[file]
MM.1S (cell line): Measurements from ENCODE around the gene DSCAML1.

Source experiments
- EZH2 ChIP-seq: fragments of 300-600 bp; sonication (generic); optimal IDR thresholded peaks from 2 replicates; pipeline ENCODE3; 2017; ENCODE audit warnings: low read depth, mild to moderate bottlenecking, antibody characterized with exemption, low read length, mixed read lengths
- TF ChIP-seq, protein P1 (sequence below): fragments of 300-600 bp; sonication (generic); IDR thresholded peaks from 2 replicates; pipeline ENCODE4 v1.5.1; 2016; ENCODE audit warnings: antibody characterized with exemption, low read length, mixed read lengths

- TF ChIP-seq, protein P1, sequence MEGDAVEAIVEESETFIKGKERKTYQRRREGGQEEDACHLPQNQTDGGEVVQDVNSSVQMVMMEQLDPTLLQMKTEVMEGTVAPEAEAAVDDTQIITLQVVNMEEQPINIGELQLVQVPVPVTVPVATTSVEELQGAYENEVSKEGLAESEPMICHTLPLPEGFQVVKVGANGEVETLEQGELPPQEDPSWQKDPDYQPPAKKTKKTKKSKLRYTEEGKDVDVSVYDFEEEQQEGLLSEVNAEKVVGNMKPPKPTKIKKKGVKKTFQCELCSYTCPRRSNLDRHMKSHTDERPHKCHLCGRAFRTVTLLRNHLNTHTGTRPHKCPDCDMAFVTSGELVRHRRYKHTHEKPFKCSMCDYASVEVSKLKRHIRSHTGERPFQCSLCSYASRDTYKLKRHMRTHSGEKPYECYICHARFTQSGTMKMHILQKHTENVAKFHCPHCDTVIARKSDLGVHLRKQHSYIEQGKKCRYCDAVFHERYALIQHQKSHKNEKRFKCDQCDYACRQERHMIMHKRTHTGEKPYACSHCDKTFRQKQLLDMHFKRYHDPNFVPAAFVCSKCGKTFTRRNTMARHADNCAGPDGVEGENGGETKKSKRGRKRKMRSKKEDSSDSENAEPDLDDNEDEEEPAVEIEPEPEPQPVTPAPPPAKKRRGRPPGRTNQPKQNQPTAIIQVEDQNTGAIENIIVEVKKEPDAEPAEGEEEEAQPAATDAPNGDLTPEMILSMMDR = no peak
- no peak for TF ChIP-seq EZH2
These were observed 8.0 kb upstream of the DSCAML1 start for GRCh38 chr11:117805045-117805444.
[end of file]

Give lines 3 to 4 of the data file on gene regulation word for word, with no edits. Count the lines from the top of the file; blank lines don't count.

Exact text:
- EZH2 ChIP-seq: fragments of 300-600 bp; sonication (generic); optimal IDR thresholded peaks from 2 replicates; pipeline ENCODE3; 2017; ENCODE audit warnings: low read depth, mild to moderate bottlenecking, antibody characterized with exemption, low read length, mixed read lengths
- TF ChIP-seq, protein P1 (sequence below): fragments of 300-600 bp; sonication (generic); IDR thresholded peaks from 2 replicates; pipeline ENCODE4 v1.5.1; 2016; ENCODE audit warnings: antibody characterized with exemption, low read length, mixed read lengths